How Roberto’s Taco Shop became a Southwest chain, phenomenon
ANAHEIM, Calif. — Roberto’s, Alberto’s, Filiberto’s, Juanberto’s … If you have lived in or around the Southwest states, chances are you’ve seen a variation of a “Berto’s” Mexican fast-food restaurant, the majority possessing an identifiable orange and yellow color scheme and a logo in a cursive font.
Over the years, variations of the restaurant — we’ll explain how and why there are so many — are commonly defined by its carne asada burritos, beef tacos and rolled taco combination plates, among other savory Mexican food items.
It’s hard to miss and what you see is what you usually get anywhere there may be one.
The concept originates from Roberto’s Taco Shop, a family-owned fast-food restaurant that initially opened its doors to San Diego in the late 1960s.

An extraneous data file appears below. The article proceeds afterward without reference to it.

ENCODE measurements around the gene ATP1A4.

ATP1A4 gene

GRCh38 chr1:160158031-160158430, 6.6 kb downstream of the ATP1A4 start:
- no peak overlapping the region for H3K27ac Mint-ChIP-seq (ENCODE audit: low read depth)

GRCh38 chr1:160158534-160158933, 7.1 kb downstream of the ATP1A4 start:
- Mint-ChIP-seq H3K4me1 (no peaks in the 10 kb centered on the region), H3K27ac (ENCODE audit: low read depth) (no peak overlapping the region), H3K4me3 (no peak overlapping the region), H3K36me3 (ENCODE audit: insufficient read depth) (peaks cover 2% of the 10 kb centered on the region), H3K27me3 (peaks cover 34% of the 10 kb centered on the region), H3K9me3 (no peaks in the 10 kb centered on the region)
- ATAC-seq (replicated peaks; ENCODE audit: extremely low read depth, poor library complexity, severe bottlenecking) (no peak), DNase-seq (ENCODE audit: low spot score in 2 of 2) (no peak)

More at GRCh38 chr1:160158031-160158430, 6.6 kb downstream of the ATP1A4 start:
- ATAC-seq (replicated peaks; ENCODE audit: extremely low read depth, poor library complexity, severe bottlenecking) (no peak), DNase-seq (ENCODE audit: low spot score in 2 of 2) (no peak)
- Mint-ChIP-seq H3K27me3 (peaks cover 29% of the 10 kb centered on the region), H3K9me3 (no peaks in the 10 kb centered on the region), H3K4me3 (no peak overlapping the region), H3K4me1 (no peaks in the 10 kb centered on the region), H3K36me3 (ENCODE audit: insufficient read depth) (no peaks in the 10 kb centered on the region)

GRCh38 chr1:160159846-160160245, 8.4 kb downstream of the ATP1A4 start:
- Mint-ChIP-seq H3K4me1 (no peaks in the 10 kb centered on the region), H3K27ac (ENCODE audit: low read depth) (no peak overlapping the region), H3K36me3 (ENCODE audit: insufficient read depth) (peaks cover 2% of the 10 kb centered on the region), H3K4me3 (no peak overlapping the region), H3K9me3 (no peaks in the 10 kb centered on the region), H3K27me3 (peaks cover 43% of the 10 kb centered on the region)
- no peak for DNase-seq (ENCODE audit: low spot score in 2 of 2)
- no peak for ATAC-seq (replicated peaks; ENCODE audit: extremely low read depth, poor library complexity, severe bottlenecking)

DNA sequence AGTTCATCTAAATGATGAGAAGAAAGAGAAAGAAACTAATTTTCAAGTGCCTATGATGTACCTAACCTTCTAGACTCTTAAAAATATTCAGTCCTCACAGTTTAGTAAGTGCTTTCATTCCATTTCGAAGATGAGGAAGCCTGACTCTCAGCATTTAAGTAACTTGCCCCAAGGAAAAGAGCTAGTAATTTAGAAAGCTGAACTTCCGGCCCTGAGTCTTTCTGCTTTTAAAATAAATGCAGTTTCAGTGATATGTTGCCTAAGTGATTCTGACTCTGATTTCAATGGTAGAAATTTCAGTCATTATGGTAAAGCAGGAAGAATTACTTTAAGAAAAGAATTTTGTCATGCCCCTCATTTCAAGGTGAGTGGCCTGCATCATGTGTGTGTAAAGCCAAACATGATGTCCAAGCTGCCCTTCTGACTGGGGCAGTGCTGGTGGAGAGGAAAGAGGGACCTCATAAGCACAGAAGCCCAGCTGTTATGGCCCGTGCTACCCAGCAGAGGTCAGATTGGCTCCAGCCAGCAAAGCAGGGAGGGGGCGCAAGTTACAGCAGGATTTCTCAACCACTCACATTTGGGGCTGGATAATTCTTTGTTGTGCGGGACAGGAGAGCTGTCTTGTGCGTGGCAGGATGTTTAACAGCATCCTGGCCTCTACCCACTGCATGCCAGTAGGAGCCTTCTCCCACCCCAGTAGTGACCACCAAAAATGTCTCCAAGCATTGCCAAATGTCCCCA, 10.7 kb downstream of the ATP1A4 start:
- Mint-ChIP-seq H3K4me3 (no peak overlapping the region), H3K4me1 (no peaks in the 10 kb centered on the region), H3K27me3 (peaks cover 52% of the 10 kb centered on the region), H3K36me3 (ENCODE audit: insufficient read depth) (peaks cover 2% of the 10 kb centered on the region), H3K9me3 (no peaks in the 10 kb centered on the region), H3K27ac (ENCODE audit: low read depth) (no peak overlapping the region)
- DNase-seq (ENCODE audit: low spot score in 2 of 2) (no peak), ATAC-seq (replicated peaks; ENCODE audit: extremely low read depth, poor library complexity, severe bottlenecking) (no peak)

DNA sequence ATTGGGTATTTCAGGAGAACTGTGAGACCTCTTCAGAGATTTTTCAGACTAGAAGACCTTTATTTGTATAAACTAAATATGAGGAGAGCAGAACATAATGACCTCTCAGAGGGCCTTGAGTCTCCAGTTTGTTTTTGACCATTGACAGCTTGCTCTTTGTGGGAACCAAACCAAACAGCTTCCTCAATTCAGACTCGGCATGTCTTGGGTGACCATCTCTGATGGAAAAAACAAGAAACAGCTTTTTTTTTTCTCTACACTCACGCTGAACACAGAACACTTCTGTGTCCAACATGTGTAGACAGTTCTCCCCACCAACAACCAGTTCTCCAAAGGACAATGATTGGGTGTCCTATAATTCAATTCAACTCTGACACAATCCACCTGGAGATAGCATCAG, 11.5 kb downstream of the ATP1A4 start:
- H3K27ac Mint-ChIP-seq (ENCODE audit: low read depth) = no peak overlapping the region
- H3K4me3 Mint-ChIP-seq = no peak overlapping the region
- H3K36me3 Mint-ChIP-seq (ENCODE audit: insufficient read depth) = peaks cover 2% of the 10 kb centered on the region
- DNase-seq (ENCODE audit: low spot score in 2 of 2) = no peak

The founders were Roberto, the shop’s namesake, and Dolores Robledo, who immigrated from the small town of San Juan del Salado in San Luis Potosí, Mexico.
One of the nation’s first Mexican fast-food chains, the family-run Roberto’s Taco Shop introduced an innovative blueprint that would spur copycats and imitators in the Southwest and even abroad.
More than 70 variations have been reported across the Southwest states and the majority are owned by people who originate from the same region in Mexico that the Robledos are from. Roberto would encourage family members to work with him and eventually advocated for them to open their own